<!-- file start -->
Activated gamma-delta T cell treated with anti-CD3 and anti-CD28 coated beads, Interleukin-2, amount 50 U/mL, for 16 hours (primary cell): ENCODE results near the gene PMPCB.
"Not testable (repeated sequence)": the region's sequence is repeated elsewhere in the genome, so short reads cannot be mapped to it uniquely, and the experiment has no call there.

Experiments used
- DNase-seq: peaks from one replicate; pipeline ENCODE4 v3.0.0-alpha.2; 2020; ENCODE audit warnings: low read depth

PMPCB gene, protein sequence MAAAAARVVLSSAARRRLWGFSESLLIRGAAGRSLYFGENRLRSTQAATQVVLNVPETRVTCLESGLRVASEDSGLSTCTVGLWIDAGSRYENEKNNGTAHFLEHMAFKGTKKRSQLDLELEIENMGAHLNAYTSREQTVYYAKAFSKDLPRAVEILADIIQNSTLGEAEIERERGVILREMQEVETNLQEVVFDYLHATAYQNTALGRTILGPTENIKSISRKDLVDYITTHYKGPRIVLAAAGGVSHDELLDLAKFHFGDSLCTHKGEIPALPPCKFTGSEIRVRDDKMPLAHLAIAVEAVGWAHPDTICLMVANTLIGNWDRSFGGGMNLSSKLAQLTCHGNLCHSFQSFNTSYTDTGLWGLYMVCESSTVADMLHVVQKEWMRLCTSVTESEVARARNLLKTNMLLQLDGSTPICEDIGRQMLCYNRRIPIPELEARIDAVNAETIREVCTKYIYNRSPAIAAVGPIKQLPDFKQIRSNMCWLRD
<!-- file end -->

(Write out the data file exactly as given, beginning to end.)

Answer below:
Activated gamma-delta T cell treated with anti-CD3 and anti-CD28 coated beads, Interleukin-2, amount 50 U/mL, for 16 hours (primary cell): ENCODE results near the gene PMPCB.
"Not testable (repeated sequence)": the region's sequence is repeated elsewhere in the genome, so short reads cannot be mapped to it uniquely, and the experiment has no call there.

Experiments used
- DNase-seq: peaks from one replicate; pipeline ENCODE4 v3.0.0-alpha.2; 2020; ENCODE audit warnings: low read depth

PMPCB gene, protein sequence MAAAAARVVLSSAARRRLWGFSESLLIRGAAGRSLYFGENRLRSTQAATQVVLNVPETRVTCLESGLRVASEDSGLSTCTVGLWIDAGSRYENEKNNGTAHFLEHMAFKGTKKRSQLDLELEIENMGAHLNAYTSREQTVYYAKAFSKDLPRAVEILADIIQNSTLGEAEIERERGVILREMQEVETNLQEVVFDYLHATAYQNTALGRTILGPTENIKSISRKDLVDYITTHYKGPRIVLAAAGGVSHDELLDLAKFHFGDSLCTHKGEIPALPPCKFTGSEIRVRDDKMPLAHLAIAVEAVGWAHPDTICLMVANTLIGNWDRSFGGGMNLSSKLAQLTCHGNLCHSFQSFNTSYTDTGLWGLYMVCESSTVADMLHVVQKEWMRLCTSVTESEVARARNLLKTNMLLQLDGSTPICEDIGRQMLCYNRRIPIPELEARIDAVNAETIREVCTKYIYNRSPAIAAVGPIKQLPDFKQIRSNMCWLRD